racing is among the most widely attended U.S. spectator
sports. It is also a major professional sport in Canada,
Great Britain, Ireland, Western Europe, Australia, New
Zealand, South Africa, and South America. The most popular
form of the sport is the racing of mounted thoroughbred
horses over flat courses at distances from three-quarters
of a mile to two miles.
racing''s beginnings can be traced back to the 12th century,
when English knights returned home from the Crusades with
Arab horses. Over the next 400 years, breeding between
imported Arab stallions and English mares produced horses
that combined speed and endurance.
racing became a professional sport as early as 1702 to
1714. Racecourses sprang up all over England and offered
large purses to attract the best horses. The British settlers
brought horses and horse racing to America, with the first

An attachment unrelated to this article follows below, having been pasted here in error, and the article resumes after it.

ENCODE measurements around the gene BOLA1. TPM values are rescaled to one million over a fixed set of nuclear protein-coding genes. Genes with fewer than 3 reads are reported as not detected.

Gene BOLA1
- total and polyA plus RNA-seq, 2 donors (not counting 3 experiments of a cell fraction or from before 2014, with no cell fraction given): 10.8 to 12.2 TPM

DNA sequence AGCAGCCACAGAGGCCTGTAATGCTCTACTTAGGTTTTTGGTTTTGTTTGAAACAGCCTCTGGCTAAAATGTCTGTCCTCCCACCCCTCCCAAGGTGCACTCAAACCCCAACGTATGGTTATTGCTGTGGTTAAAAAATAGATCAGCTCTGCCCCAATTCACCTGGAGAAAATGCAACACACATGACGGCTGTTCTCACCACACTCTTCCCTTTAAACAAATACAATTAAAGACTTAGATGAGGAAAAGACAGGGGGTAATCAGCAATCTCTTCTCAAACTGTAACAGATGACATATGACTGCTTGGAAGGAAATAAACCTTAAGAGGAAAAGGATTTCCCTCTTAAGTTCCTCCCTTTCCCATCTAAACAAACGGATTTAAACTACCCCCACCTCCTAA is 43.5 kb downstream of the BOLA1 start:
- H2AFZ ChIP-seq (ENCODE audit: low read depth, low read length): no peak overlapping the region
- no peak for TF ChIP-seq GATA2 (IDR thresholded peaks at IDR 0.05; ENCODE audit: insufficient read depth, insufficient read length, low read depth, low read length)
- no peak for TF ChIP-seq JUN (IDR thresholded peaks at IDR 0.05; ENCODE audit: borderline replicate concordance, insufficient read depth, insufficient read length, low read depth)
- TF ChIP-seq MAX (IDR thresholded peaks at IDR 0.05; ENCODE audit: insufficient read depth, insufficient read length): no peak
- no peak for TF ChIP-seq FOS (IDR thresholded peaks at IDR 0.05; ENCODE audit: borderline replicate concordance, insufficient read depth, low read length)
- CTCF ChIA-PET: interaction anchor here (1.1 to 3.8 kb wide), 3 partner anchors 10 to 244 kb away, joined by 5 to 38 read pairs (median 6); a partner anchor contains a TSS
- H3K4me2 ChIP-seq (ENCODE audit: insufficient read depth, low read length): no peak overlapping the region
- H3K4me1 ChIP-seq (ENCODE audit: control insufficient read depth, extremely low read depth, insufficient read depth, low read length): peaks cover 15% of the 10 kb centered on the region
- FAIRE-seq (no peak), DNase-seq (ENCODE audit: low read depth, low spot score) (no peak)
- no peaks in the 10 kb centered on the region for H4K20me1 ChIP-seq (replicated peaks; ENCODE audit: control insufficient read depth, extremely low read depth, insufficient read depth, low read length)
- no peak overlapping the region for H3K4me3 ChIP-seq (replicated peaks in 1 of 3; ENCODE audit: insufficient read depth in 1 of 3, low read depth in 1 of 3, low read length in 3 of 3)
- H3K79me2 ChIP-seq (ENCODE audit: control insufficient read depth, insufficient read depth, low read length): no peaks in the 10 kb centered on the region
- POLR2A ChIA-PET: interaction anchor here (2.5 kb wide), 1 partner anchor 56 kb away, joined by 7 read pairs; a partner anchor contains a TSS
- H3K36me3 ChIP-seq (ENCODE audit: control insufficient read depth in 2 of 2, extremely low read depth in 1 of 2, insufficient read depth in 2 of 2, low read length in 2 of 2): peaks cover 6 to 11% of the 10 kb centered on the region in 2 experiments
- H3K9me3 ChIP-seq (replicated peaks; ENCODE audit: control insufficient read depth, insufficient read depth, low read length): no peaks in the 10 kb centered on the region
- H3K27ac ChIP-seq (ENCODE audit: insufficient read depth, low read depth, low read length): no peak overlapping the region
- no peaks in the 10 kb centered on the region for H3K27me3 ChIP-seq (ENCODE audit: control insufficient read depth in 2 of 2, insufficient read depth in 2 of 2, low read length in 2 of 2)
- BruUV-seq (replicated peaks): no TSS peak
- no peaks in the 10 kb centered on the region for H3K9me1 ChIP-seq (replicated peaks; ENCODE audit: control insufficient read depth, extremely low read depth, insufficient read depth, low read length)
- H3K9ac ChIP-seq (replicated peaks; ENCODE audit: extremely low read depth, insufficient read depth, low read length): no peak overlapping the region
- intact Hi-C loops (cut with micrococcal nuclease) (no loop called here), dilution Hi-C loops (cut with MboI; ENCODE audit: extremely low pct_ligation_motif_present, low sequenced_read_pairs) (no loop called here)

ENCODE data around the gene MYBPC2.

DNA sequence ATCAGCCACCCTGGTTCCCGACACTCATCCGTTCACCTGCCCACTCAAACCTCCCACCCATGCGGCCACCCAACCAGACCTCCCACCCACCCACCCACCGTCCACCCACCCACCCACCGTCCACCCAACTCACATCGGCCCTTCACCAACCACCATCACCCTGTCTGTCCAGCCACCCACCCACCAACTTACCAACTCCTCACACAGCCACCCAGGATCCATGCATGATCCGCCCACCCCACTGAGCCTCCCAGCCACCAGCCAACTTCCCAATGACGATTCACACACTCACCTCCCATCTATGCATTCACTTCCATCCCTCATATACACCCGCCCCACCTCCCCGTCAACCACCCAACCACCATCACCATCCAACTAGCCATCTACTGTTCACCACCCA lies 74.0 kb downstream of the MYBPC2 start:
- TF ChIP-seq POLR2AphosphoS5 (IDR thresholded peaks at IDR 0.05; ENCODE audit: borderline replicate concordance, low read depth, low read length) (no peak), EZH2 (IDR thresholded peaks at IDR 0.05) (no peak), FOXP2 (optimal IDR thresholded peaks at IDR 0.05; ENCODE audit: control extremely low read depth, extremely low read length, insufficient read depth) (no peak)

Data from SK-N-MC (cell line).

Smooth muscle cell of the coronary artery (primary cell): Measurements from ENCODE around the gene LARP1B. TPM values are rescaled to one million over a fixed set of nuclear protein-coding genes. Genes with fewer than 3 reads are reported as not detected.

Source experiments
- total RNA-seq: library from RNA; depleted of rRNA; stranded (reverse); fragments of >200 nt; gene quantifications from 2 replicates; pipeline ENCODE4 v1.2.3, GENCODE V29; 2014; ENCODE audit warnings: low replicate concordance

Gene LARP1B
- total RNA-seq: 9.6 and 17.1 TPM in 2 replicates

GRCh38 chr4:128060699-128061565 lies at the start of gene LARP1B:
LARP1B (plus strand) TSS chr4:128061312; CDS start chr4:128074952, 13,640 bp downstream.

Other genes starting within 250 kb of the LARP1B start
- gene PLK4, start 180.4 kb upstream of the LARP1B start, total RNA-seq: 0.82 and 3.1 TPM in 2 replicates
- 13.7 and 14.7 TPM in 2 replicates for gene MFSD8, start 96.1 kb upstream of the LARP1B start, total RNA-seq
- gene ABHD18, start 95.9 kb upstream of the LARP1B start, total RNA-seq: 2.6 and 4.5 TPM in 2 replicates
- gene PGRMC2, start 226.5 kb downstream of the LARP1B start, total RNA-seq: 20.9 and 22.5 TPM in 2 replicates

American racetrack built in Long Island in 1665. The development
of organized racing did not arrive to America until after
the Civil War. In 1894, the American Jockey Club was formed
to govern the sport.
introduction of pari-mutuel betting for the Kentucky Derby signaled a renaissance for the sport after stumbling badly
in the early 1900s. At the end of World War I, prosperity
brought spectators flocking to racetracks. The sport prospered
until World War II, declined in popularity during the 1950s
and 1960s, enjoyed a resurgence in the 1970s and declined
in the late 1980s. It is currently enjoying another renaissance,
thanks to the popularity of horses like War Emblem, Funny
Cide, and the legendary Seabiscuit.
thoroughbred tracks exist in about half the states in the
United States. Public interest in the sport focuses primarily
on major thoroughbred races such as the Triple Crown (Kentucky
Derby, Preakness, Belmont Stakes) and the Breeders'' Cup.